Esther approached her King even though she could have died. She knew the only way to save her people was through Xerxes. She could not wait to be summoned. She had to approach the throne. She had to approach the king.

You can approach your King, God, without fear of death. You don’t have to be summoned into the throne room of God. You don’t have to hope that a scepter will be extended to you. You don’t have to hold your breath wondering if you are going to be welcomed. God’s throne room is always open. He is there for you always. In Matthew 7 and 8 it says “Ask and it will be given to you; seek and you will find; knock and the door will be opened to you. For everyone who asks receives; he who seeks finds; and to him who knocks, the door will be opened.” Jesus tells you in verses 7 and 8 that all you have to do is ask, seek, or knock.

Esther left the security of her beauty to save her people. Esther listened to God’s guidance through Mordecci.

Will you listen to God’s guidance through the holy spirit? Will you approach the King, God almighty?

Will you ask?



What do you have to lose?

Esther’s story continues. Esther throws a banquet. Haman is invited. At the banquet the king asks what Esther’s petition is. She says, “If I have found favor with you, O king, and if it pleases your majesty, grant me my life—this is my petition. And spare my people—this is my request. For I and my people have been sold for destruction and slaughter and annihilation. If we had merely been sold as male and female slaves, I would have kept quiet, because no such distress would justify disturbing the king.” (vs. 3-4) The king asks who is going to kill her and her people, and Esther says, “The adversary and enemy is this vile Haman.” (vs. 6). King Xerxes was furious and had Haman hung on the gallows that Haman had built to kill Mordecia and all of the other Jews on.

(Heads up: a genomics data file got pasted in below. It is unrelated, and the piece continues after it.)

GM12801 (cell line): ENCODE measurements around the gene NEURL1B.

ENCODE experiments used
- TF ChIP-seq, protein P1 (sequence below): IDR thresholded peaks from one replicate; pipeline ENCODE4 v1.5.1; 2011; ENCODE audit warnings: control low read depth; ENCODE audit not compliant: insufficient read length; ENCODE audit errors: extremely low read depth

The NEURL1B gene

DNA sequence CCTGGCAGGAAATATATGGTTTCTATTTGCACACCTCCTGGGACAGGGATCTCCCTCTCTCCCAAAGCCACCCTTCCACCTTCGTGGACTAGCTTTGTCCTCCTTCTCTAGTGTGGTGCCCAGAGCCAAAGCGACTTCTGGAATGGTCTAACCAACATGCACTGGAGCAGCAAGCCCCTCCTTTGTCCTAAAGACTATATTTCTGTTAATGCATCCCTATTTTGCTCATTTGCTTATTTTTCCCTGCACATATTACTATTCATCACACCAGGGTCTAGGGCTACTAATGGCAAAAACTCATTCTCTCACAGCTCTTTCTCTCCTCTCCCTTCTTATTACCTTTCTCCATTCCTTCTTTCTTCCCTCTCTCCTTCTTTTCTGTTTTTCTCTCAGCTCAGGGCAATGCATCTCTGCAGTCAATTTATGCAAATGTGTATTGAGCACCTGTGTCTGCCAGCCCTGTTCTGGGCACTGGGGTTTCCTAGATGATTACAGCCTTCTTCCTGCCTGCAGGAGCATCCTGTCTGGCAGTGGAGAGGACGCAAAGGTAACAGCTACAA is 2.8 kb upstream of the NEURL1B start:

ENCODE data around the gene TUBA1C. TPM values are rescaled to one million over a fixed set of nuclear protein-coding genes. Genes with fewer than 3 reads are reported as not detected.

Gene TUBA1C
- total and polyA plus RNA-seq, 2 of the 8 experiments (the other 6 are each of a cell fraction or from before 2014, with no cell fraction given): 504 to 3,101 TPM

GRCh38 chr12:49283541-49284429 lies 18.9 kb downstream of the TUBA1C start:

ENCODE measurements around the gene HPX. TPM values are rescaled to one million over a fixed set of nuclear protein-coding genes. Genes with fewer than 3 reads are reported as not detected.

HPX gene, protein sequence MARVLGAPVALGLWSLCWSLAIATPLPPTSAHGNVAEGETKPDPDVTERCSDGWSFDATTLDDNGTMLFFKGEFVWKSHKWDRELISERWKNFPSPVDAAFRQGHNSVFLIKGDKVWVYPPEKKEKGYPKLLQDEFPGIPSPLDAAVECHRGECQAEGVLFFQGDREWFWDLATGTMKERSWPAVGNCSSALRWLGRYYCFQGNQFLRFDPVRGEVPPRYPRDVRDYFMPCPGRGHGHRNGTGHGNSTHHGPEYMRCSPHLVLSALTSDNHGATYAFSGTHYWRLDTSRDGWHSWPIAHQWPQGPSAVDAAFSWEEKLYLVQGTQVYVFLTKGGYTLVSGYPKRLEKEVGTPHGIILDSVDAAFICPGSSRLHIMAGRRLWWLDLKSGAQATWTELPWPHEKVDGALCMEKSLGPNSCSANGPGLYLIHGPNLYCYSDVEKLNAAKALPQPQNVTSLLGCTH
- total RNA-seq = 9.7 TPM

Esther’s story begins as one of beauty. Her beauty won the heart of a king. Her story continues as one of courage. Her courage saved her life as well as the lives of her people. Her story ends as one of request. Esther asked for her life and the lives of her people to be spared and King Xerxes answered with more than she had asked for.

Beauty fades, don’t let it be your story.

Esther approached an earthly king facing death. You can approach the King of Kings with no fear of death. In Hebrews 4:14-16 it says, “Therefore, since we have a great high priest who has gone through the heavens, Jesus the Son of God, let us hold firmly to the faith we profess. For we do not have a high priest who is unable to sympathize with our weaknesses, but we have one who has been tempted in every way, just as we are—yet was without sin. Let us then approach the throne of grace with confidence, so that we may receive mercy and find grace to help us in our time of need.” You can approach the throne of grace, God, with confidence. You will find mercy and grace at His throne in times of need. Do you take advantage of this promise?

Spend some time right now asking God to occupy every corner of your life. What corners might you still be withholding from God? Relationships? School? Family? Recreation? Be as honest with yourself as possible and take inventory of your life. Then invite the King to take control in every area.